International Literacy Day 2006Literacy Sustains Development is the theme of this year’s International Literacy Day to be celebrated around the world on September 8. In his message for this day, the Director-General of UNESCO Koïchiro Matsuura stressed that “Literacy is widely acknowledged as one of the most powerful tools of development, which makes its relative neglect all the more frustrating.” Mr Matsuura added that literacy is also “a lever of change and an instrument for achieving further social progress.”
Considerable achievements have been made in many countries and progress has been attained through adult literacy and non-formal education programmes but challenges remain. An estimated 781 million adults live without basic literacy skills, of whom two-thirds are women. In addition, approximately 103 million children have no access to school and are therefore not learning to read, write or count.
According to UNESCO’s 2006 Global Monitoring Report South and West Asia has the lowest regional adult literacy rate (58.6%), followed by sub-Saharan Africa (59.7%), and the Arab States (62.7%). Countries with the lowest literacy rates in the world are Burkina Faso (12.8%), Niger (14.4%) and Mali (19%).
The report shows a clear connection between illiteracy and countries in severe poverty. In Bangladesh, Ethiopia, Ghana, India, Mozambique and Nepal, where three-quarters or more of the population live on less than $2 dollars per day, adult literacy rates are below 63% and the number of illiterates exceed 5 million.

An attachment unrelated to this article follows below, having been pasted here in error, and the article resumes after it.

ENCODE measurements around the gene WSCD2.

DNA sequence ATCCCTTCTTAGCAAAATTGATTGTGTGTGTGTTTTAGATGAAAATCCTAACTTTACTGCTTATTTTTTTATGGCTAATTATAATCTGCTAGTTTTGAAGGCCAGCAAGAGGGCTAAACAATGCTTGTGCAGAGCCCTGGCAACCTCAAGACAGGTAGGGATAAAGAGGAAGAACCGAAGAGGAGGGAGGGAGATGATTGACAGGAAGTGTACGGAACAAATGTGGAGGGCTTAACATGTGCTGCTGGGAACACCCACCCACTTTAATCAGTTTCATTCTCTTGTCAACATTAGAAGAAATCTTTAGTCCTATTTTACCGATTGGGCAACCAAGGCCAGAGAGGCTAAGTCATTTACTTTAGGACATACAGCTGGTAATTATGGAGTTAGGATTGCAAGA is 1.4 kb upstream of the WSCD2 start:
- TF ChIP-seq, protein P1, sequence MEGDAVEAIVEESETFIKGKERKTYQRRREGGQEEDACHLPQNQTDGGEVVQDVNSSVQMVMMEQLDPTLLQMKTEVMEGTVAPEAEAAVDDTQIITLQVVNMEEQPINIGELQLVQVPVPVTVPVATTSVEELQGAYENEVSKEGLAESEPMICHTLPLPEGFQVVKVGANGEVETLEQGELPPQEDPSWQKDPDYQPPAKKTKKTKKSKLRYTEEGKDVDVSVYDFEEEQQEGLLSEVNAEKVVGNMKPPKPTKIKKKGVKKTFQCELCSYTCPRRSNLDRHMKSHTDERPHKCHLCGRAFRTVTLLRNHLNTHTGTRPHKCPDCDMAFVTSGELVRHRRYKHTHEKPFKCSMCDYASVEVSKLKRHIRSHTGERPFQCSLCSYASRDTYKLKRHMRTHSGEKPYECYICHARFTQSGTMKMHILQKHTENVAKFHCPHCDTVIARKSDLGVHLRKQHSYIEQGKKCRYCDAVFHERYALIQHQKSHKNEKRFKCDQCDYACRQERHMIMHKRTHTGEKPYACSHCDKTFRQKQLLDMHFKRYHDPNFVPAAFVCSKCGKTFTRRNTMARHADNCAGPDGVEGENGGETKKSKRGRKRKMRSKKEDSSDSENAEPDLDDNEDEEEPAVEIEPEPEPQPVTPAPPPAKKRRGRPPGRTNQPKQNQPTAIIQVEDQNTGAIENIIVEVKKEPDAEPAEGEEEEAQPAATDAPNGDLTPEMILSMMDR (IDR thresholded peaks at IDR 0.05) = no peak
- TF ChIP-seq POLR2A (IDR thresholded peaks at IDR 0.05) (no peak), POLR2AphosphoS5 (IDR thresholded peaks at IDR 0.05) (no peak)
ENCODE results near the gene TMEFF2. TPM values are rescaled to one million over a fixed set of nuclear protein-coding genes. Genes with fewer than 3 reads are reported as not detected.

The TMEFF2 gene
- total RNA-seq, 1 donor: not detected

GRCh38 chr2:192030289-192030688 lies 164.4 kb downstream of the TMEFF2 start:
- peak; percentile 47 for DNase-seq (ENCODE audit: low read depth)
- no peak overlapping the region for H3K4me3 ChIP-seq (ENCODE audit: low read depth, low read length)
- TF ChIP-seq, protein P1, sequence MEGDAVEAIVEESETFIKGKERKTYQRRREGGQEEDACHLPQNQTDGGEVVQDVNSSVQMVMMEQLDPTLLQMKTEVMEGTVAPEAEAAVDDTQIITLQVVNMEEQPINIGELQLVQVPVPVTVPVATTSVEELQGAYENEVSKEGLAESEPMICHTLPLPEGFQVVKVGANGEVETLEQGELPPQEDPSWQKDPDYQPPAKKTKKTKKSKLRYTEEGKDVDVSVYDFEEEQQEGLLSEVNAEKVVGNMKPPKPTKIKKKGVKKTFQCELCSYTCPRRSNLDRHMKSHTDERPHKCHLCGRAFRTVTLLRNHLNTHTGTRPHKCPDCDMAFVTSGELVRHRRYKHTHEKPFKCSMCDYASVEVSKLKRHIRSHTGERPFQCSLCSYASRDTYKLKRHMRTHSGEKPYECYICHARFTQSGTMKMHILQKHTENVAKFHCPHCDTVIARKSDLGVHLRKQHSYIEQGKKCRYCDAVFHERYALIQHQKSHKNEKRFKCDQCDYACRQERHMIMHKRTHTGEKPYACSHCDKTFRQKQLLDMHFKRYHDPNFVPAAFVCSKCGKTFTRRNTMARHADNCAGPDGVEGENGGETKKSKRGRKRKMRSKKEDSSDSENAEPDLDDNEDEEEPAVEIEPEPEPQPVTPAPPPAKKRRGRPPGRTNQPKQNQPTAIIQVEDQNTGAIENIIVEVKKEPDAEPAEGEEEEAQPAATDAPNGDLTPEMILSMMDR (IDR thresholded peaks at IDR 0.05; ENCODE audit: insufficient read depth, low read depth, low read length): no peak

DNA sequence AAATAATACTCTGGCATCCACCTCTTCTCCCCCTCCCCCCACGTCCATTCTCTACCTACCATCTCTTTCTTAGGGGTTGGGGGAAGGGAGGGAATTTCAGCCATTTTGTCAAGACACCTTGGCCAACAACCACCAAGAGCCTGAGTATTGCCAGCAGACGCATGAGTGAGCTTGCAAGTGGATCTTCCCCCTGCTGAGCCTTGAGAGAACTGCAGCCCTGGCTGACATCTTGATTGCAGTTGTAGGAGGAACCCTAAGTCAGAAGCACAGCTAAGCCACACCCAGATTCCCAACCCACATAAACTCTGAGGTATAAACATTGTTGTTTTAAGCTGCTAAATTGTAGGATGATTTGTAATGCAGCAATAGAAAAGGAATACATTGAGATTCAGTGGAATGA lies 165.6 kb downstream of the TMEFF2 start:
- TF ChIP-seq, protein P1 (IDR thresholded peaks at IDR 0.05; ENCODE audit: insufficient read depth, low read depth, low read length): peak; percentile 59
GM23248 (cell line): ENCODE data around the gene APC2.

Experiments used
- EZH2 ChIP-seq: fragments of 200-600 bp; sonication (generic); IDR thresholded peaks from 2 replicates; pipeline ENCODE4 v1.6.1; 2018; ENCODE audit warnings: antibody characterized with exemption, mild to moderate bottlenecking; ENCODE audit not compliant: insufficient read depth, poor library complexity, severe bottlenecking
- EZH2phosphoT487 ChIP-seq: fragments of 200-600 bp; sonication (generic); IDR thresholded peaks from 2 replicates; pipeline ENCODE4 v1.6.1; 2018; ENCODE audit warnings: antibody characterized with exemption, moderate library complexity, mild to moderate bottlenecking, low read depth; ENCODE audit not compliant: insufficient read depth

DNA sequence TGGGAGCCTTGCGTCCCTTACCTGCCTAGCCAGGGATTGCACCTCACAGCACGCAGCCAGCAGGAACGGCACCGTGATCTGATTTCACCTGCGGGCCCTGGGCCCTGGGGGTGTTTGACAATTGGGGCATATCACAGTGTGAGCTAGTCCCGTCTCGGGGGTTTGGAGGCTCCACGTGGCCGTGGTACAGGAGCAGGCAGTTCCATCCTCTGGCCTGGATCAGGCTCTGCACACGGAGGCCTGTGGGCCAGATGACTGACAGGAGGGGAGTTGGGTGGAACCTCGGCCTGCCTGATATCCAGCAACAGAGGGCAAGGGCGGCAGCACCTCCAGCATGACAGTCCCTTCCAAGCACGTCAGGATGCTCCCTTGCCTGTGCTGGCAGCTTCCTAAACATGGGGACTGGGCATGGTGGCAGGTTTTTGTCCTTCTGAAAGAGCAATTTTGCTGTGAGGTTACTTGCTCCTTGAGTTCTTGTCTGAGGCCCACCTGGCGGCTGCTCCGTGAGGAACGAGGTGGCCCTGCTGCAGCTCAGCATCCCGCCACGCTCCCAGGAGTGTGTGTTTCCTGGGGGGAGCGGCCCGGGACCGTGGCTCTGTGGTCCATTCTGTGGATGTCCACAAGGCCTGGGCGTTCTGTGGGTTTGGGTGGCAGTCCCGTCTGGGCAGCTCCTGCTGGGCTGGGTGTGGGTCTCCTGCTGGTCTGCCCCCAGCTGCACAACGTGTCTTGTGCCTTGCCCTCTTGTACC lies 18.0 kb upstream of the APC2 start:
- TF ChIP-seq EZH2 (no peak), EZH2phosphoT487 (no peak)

UNESCO’s Literacy Initiative for Empowerment (LIFE) seeks to help reduce by half the rate of adult illiteracy in the world by 2015. As a global strategy to raise awareness on the importance of literacy, LIFE operations are country-led, respond to country-specific needs and priorities, and correspond to national capacities. Designed to further the goals of the United Nations Literacy Decade (2003-2012), LIFE is being implemented in 35 countries* with a literacy rate of less than fifty percent or a population of more than 10 million illiterates.
In his message for Literacy Day, Mr Matsuura also paid tribute to the achievements of the individuals, communities and associations around the world who continue to help others express themselves through the written word. “On International Literacy Day, let their efforts and commitment be a shining example to others of the power of literacy.”
*Afghanistan, Bangladesh, Benin, Brazil, Burkina Faso, Central African Republic, Chad, China, Democratic Republic of Congo, Djibouti, Egypt, Eritrea, Ethiopia, Gambia, Guinea, Guinea-Bissau, Haiti, India, Indonesia, Islamic Republic of Iran, Iraq, Madagascar, Mali, Mauritania, Morocco, Mozambique, Nepal, Niger, Nigeria, Pakistan, Papua New Guinea, Senegal, Sierra Leone, Sudan, Yemen.